Continuing the tradition it set with the first two 'Pirates of the Caribbean' Blu-ray releases, Disney again serves up a two-disc set for 'At World's End.' But while this package is certainly impressive when compared to most next-gen releases, overall I felt the extras here lacked the same kind of meat found on 'Curse of the Black Pearl' and 'Dead Man's Chest.' On the bright side, at least Disney has gone to the trouble of producing every last piece of video material here in full 1080p/AVC MPEG-4/MPEG-2 video. (The quality is excellent.)
Surprisingly, although he first two 'Pirates' flicks featured a wealth of audio commentaries, Disney hasn't produced a single one for 'At World's End.' That leaves us with only a single extra on the entire first platter:
Here's where the good stuff can be found. Containing about 90 minutes worth of material, disc two is essentially one long documentary broken up into a bunch of little pieces. But more than just an EPK-style hard-sell padded out with film clips, the vast majority of the runtime is devoted to genuine behind-the-scenes footage and interviews with every major cast & crew member, including director Gore Verbinski, producer Jerry Bruckheimer, and stars Johnny Depp, Keira Knightley, Orlando Bloom, Chow-Yun Fat, Geoffrey Rush and Bill Nighy.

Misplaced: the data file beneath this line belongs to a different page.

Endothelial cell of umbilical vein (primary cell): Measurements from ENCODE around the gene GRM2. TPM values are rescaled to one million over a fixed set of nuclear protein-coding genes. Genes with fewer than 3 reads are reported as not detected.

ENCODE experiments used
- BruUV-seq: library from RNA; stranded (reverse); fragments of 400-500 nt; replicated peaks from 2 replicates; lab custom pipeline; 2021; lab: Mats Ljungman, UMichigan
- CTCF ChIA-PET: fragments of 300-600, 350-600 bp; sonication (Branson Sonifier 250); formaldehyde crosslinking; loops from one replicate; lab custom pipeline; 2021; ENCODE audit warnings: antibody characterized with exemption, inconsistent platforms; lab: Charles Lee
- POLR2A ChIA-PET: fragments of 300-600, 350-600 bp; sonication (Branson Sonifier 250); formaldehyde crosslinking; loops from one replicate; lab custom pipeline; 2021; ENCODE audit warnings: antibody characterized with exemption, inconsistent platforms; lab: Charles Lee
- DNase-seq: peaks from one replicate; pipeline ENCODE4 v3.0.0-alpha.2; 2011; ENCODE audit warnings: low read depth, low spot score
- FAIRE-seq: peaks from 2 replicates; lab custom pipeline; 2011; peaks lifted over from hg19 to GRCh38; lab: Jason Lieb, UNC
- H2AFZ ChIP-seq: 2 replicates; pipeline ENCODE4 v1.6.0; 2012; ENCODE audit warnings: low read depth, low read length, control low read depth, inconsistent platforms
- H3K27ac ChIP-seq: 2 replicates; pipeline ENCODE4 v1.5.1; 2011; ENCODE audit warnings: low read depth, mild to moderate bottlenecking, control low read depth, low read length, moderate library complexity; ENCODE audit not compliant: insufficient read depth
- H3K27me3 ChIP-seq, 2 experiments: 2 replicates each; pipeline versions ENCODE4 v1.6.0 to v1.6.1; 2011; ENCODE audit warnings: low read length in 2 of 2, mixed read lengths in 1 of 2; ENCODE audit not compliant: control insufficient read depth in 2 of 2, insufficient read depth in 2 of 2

'Pirates of the Caribbean: At World's End' could never recapture the freshness of 'Curse of the Black Pearl,' but it's far better than the chaotic 'Dead Man's Chest,' and as a trilogy-capper, it's more than satisfying. This Blu-ray release also holds its own with the rest of the trilogy. Although there aren't quite as many extras crammed onto this two-disc set as the previous 'Pirates' movies, the video is quite good, while the audio is simply fantastic. All things considered, Disney is pretty much three for three with the 'Pirates of the Caribbean' saga on Blu-ray, so if you already own the first two in the series, don't hesitate to pick up 'At World's End.' (If you don't already own the first two, what are you waiting for?)
Portions of this review also appear in our coverage of Dunkirk on Blu-ray. This post features unique Vital Disc Stats, Video, and Final Thoughts sections.